“Financial capability and asset building” is the theme of the 60th anniversary issue of Social Work. Articles by several researchers at the Center for Social Development (CSD) were published in the October 2016 issue of the flagship journal of the National Association of Social Workers.
Why financial capability and asset building in social work?
“The simple reason is that financial troubles often underlie the issues that bring people into care, counseling, clinics, courts, and shelters,” according to “Celebrating Six Decades of Social Work and Advancing Financial Capability in Asset Development,” the editorial that opens the special issue. “Finances and economics are fundamental to social justice and human rights and to the welfare of individuals, families, communities, and society as a whole.”
Margaret S. Sherraden, Julie Birkenmaier and Gena G. McClendon are among the authors. Sherraden and Birkenmaier are faculty directors of CSD’s Financial Capability initiative, and McClendon is project director. (To see CSD’s Financial Capability publications, please click here.)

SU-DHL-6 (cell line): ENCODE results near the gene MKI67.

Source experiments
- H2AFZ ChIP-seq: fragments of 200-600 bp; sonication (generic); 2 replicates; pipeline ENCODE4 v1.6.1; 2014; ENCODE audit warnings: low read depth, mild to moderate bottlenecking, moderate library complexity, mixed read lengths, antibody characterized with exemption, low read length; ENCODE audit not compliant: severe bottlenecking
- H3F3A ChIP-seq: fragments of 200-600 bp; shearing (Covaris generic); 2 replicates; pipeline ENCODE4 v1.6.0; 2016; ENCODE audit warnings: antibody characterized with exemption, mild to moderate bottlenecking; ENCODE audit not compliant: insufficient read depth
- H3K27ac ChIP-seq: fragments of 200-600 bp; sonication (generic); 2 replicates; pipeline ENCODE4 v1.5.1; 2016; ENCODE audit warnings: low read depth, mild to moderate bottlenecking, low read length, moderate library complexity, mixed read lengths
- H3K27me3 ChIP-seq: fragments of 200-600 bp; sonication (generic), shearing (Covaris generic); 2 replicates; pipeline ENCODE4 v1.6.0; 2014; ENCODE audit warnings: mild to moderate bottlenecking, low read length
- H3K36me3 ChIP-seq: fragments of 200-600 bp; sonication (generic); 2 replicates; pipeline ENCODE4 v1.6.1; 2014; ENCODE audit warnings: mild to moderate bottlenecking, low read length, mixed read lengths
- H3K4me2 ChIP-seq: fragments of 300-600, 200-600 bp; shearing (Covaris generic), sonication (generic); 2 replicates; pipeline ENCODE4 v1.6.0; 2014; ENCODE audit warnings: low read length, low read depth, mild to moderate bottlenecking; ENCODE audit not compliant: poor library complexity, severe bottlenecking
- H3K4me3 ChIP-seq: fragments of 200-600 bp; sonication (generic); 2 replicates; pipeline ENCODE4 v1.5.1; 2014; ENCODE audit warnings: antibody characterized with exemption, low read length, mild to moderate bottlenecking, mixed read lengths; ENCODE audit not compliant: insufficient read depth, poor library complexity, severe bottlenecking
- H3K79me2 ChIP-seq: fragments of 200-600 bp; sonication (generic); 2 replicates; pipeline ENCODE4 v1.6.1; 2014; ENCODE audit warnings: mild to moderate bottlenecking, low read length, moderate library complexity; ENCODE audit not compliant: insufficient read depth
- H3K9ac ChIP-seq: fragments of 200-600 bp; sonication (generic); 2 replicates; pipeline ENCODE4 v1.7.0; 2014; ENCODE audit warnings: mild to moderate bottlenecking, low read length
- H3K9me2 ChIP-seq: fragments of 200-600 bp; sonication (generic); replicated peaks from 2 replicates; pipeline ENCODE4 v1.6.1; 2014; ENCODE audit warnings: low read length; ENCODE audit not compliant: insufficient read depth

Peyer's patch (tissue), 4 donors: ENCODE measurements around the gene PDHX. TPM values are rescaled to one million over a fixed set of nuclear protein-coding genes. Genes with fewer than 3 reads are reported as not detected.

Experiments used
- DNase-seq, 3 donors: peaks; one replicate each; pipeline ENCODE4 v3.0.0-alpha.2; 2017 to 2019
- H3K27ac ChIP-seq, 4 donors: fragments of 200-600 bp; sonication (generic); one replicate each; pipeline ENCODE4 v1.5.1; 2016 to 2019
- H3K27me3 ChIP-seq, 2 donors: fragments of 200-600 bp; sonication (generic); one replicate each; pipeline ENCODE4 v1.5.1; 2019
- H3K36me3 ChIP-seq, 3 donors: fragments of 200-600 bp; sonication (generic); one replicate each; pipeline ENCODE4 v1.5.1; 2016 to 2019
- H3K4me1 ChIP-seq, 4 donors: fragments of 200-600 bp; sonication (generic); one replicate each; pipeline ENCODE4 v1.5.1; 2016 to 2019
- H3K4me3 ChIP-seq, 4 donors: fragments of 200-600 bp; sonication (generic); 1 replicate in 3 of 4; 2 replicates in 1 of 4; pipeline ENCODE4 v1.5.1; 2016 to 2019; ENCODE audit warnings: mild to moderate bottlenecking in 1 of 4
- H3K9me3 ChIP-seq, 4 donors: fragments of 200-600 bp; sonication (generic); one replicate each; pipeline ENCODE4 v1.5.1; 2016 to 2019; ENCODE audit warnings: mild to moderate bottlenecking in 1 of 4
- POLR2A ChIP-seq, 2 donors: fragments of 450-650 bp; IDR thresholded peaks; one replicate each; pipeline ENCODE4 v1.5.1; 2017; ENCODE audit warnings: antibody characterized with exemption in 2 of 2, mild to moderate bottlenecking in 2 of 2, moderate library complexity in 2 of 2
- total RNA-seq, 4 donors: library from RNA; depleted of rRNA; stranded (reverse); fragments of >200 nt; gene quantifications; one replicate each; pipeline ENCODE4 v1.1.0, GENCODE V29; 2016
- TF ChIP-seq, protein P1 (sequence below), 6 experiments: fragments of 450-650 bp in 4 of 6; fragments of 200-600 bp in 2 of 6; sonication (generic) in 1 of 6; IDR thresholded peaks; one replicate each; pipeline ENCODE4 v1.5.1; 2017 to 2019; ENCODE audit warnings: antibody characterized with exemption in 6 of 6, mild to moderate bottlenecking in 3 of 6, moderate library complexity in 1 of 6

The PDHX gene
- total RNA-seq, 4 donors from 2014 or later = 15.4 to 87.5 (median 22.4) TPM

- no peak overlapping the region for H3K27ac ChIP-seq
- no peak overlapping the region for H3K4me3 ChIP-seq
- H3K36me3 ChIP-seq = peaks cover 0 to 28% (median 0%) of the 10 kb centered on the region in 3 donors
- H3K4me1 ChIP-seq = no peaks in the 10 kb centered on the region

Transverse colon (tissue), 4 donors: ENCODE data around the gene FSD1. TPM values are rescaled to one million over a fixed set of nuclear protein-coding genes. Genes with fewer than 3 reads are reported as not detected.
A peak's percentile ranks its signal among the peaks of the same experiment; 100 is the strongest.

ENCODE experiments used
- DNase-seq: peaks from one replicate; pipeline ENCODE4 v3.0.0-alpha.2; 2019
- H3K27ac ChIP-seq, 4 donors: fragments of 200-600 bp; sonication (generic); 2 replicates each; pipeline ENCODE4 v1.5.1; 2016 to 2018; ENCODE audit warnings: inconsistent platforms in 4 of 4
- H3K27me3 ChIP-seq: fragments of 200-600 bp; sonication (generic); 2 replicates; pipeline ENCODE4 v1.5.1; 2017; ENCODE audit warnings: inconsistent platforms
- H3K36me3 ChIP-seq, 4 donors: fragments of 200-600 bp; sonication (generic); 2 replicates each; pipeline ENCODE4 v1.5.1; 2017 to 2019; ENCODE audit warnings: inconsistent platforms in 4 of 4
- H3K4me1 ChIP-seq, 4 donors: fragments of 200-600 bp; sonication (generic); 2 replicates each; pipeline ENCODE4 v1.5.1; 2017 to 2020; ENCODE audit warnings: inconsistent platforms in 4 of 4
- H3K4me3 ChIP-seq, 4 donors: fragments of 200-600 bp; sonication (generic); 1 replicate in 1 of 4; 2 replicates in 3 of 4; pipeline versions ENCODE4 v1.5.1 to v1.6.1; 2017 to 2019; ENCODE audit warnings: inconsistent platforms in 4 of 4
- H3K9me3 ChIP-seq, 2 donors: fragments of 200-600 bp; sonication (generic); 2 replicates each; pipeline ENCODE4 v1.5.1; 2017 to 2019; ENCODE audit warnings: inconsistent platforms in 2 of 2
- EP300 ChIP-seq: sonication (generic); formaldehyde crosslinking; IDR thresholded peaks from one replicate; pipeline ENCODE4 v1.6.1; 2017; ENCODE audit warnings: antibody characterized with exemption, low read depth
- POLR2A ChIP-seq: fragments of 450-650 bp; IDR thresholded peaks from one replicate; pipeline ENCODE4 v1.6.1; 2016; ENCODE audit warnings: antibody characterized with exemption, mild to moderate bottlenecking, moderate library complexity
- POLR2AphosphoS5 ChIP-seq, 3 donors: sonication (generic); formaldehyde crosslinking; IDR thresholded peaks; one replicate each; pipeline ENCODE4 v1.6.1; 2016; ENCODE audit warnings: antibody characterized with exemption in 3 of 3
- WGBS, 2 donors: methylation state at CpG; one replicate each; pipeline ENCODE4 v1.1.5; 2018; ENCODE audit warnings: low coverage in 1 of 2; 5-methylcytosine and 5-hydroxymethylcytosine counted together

With Sherraden’s direction, CSD was the lead organizer of the special issue.
The issue also draws from CSD’s SEED for Oklahoma Kids (SEED OK) research, “Improved Financial Capability Can Reduce Material Hardship among Mothers,” by Jin Huang, Yunju Nam, Michael Sherraden and Margaret Clancy. At CSD, Huang is a faculty director, Nam is a faculty associate, Sherraden is director, and Clancy is policy director. (To see CSD’s SEED OK publications, please click here.)
Original versions of some articles in the special issue of Social Work were presented in May 2015 during the Financial Capability & Asset Building Convening in St. Louis, hosted by CSD at Washington University in St. Louis and the University of Maryland School of School work. These include: “Financial Capability in Early Social Work Practice: Lessons for Today,” by Paul H. Stuart; and “Growing Financial Assets for Foster Youth: Expanded Child Welfare Responsibilities, Policy Conflict, and Caseworker Role Tension,” by Clark M. Peters, Margaret S. Sherraden and Ann Marie Kuchinski.